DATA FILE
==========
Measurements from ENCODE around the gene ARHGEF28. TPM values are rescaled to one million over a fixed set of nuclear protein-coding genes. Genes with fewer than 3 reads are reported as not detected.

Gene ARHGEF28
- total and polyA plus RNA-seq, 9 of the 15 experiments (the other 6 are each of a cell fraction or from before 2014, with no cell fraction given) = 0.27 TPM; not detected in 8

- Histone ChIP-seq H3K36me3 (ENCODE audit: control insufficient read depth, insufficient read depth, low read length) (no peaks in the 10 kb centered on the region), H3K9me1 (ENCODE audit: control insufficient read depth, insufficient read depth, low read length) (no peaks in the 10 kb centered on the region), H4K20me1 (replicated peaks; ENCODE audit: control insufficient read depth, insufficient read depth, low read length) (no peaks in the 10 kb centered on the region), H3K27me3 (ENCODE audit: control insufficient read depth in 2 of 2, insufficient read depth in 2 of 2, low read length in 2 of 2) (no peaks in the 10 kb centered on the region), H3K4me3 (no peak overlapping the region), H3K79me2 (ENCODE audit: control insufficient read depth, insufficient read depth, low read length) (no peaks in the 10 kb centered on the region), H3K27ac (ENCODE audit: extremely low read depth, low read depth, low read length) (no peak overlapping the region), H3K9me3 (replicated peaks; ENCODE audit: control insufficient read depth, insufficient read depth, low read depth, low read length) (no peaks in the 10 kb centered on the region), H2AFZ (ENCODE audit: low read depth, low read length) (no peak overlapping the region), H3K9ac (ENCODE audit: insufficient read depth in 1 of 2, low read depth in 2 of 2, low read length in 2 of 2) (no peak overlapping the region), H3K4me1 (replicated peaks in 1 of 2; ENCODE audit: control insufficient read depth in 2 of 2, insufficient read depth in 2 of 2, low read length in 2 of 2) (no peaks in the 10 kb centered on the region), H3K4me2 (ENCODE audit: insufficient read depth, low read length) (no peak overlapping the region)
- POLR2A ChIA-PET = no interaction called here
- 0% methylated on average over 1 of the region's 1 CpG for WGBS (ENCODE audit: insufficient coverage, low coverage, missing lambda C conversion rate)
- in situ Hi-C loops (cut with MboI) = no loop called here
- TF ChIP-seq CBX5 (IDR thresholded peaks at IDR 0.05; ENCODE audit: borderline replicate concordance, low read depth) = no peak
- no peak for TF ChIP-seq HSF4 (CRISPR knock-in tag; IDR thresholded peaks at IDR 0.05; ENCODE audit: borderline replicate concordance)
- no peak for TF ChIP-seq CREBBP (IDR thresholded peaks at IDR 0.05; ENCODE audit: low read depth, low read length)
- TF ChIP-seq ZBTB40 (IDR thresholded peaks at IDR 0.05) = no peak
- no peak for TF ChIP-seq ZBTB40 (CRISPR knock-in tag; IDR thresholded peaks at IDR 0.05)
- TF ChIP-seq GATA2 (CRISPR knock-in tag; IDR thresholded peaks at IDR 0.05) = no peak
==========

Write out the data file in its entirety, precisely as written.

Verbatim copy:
Measurements from ENCODE around the gene ARHGEF28. TPM values are rescaled to one million over a fixed set of nuclear protein-coding genes. Genes with fewer than 3 reads are reported as not detected.

Gene ARHGEF28
- total and polyA plus RNA-seq, 9 of the 15 experiments (the other 6 are each of a cell fraction or from before 2014, with no cell fraction given) = 0.27 TPM; not detected in 8

- Histone ChIP-seq H3K36me3 (ENCODE audit: control insufficient read depth, insufficient read depth, low read length) (no peaks in the 10 kb centered on the region), H3K9me1 (ENCODE audit: control insufficient read depth, insufficient read depth, low read length) (no peaks in the 10 kb centered on the region), H4K20me1 (replicated peaks; ENCODE audit: control insufficient read depth, insufficient read depth, low read length) (no peaks in the 10 kb centered on the region), H3K27me3 (ENCODE audit: control insufficient read depth in 2 of 2, insufficient read depth in 2 of 2, low read length in 2 of 2) (no peaks in the 10 kb centered on the region), H3K4me3 (no peak overlapping the region), H3K79me2 (ENCODE audit: control insufficient read depth, insufficient read depth, low read length) (no peaks in the 10 kb centered on the region), H3K27ac (ENCODE audit: extremely low read depth, low read depth, low read length) (no peak overlapping the region), H3K9me3 (replicated peaks; ENCODE audit: control insufficient read depth, insufficient read depth, low read depth, low read length) (no peaks in the 10 kb centered on the region), H2AFZ (ENCODE audit: low read depth, low read length) (no peak overlapping the region), H3K9ac (ENCODE audit: insufficient read depth in 1 of 2, low read depth in 2 of 2, low read length in 2 of 2) (no peak overlapping the region), H3K4me1 (replicated peaks in 1 of 2; ENCODE audit: control insufficient read depth in 2 of 2, insufficient read depth in 2 of 2, low read length in 2 of 2) (no peaks in the 10 kb centered on the region), H3K4me2 (ENCODE audit: insufficient read depth, low read length) (no peak overlapping the region)
- POLR2A ChIA-PET = no interaction called here
- 0% methylated on average over 1 of the region's 1 CpG for WGBS (ENCODE audit: insufficient coverage, low coverage, missing lambda C conversion rate)
- in situ Hi-C loops (cut with MboI) = no loop called here
- TF ChIP-seq CBX5 (IDR thresholded peaks at IDR 0.05; ENCODE audit: borderline replicate concordance, low read depth) = no peak
- no peak for TF ChIP-seq HSF4 (CRISPR knock-in tag; IDR thresholded peaks at IDR 0.05; ENCODE audit: borderline replicate concordance)
- no peak for TF ChIP-seq CREBBP (IDR thresholded peaks at IDR 0.05; ENCODE audit: low read depth, low read length)
- TF ChIP-seq ZBTB40 (IDR thresholded peaks at IDR 0.05) = no peak
- no peak for TF ChIP-seq ZBTB40 (CRISPR knock-in tag; IDR thresholded peaks at IDR 0.05)
- TF ChIP-seq GATA2 (CRISPR knock-in tag; IDR thresholded peaks at IDR 0.05) = no peak